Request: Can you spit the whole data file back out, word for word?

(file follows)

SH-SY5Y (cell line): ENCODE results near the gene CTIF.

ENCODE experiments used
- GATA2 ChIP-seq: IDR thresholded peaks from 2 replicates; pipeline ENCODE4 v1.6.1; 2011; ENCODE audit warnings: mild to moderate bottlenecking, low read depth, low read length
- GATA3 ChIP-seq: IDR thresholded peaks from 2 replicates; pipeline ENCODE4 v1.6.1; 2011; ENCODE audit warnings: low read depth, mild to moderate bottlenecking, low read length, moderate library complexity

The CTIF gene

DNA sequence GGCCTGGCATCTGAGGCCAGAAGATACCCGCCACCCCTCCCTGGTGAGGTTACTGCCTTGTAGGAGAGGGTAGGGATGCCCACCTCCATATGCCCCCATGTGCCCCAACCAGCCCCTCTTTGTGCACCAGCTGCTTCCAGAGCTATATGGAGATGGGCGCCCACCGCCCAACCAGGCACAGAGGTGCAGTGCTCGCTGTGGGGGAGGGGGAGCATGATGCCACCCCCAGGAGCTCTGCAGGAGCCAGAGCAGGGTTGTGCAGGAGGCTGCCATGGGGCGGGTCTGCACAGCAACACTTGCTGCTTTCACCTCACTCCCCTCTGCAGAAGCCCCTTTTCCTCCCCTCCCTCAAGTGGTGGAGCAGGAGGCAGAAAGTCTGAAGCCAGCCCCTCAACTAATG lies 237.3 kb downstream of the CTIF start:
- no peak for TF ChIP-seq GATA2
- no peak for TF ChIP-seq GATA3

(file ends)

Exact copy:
SH-SY5Y (cell line): ENCODE results near the gene CTIF.

ENCODE experiments used
- GATA2 ChIP-seq: IDR thresholded peaks from 2 replicates; pipeline ENCODE4 v1.6.1; 2011; ENCODE audit warnings: mild to moderate bottlenecking, low read depth, low read length
- GATA3 ChIP-seq: IDR thresholded peaks from 2 replicates; pipeline ENCODE4 v1.6.1; 2011; ENCODE audit warnings: low read depth, mild to moderate bottlenecking, low read length, moderate library complexity

The CTIF gene

DNA sequence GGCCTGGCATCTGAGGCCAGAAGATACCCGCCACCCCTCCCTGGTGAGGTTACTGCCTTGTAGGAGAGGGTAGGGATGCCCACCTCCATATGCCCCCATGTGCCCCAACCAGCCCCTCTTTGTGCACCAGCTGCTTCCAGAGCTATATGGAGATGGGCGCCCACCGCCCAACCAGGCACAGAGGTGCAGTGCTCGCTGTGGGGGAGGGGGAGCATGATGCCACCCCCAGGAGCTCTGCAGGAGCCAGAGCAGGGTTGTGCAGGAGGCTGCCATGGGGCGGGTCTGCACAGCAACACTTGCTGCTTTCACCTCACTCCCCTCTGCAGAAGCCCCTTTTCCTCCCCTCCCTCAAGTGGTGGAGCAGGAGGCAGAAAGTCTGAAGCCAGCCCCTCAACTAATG lies 237.3 kb downstream of the CTIF start:
- no peak for TF ChIP-seq GATA2
- no peak for TF ChIP-seq GATA3